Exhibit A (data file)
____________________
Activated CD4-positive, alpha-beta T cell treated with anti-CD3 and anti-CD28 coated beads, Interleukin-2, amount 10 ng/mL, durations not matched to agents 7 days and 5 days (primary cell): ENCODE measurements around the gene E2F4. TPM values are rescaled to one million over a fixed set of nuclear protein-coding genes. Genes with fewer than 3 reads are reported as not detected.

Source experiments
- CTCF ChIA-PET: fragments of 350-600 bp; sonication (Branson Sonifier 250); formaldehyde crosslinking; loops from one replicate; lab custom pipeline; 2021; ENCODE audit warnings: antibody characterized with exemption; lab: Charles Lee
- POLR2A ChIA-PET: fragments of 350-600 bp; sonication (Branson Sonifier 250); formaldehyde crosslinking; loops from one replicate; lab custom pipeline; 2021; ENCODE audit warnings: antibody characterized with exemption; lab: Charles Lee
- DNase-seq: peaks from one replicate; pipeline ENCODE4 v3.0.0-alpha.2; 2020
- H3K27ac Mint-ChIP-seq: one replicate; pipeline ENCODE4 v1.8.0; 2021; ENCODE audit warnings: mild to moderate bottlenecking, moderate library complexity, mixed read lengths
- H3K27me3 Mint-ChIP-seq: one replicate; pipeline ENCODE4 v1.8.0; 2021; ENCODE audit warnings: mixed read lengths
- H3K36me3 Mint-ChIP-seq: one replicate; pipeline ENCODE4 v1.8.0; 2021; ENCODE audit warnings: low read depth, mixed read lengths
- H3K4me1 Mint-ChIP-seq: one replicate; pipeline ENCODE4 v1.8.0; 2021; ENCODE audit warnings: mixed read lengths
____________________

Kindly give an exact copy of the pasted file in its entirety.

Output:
Activated CD4-positive, alpha-beta T cell treated with anti-CD3 and anti-CD28 coated beads, Interleukin-2, amount 10 ng/mL, durations not matched to agents 7 days and 5 days (primary cell): ENCODE measurements around the gene E2F4. TPM values are rescaled to one million over a fixed set of nuclear protein-coding genes. Genes with fewer than 3 reads are reported as not detected.

Source experiments
- CTCF ChIA-PET: fragments of 350-600 bp; sonication (Branson Sonifier 250); formaldehyde crosslinking; loops from one replicate; lab custom pipeline; 2021; ENCODE audit warnings: antibody characterized with exemption; lab: Charles Lee
- POLR2A ChIA-PET: fragments of 350-600 bp; sonication (Branson Sonifier 250); formaldehyde crosslinking; loops from one replicate; lab custom pipeline; 2021; ENCODE audit warnings: antibody characterized with exemption; lab: Charles Lee
- DNase-seq: peaks from one replicate; pipeline ENCODE4 v3.0.0-alpha.2; 2020
- H3K27ac Mint-ChIP-seq: one replicate; pipeline ENCODE4 v1.8.0; 2021; ENCODE audit warnings: mild to moderate bottlenecking, moderate library complexity, mixed read lengths
- H3K27me3 Mint-ChIP-seq: one replicate; pipeline ENCODE4 v1.8.0; 2021; ENCODE audit warnings: mixed read lengths
- H3K36me3 Mint-ChIP-seq: one replicate; pipeline ENCODE4 v1.8.0; 2021; ENCODE audit warnings: low read depth, mixed read lengths
- H3K4me1 Mint-ChIP-seq: one replicate; pipeline ENCODE4 v1.8.0; 2021; ENCODE audit warnings: mixed read lengths